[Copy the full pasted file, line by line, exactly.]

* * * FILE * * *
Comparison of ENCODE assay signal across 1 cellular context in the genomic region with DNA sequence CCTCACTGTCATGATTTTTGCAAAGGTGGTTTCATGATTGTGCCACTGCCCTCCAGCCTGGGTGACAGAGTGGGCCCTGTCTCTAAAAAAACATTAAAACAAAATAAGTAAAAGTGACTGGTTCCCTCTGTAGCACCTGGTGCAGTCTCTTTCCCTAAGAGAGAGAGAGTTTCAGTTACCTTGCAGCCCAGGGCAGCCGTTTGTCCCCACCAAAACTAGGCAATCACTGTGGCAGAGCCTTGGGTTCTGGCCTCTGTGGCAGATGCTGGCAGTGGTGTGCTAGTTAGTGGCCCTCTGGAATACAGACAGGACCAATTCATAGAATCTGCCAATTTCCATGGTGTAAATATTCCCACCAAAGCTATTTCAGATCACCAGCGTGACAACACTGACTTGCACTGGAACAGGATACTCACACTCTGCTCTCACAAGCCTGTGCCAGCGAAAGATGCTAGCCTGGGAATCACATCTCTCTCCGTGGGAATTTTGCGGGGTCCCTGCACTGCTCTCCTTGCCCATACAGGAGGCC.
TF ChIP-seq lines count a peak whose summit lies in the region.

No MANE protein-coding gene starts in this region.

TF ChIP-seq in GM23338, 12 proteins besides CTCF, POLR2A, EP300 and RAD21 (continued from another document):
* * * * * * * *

Comparison of ENCODE assay signal across 1 cellular context in the genomic region with DNA sequence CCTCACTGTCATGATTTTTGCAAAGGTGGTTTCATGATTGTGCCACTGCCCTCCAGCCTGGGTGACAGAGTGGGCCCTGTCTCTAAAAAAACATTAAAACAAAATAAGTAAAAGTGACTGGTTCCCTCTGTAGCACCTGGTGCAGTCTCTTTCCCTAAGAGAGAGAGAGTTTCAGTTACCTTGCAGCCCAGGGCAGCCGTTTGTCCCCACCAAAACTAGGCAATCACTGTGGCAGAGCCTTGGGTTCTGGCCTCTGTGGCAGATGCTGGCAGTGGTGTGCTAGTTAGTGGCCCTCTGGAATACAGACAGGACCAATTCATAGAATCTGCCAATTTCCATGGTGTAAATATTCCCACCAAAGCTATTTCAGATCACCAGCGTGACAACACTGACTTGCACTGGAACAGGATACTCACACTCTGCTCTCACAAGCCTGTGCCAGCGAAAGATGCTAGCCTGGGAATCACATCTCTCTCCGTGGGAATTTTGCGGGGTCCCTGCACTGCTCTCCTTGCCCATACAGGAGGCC.
TF ChIP-seq lines count a peak whose summit lies in the region.

No MANE protein-coding gene starts in this region.

TF ChIP-seq in GM23338, 12 proteins besides CTCF, POLR2A, EP300 and RAD21 (continued from another document):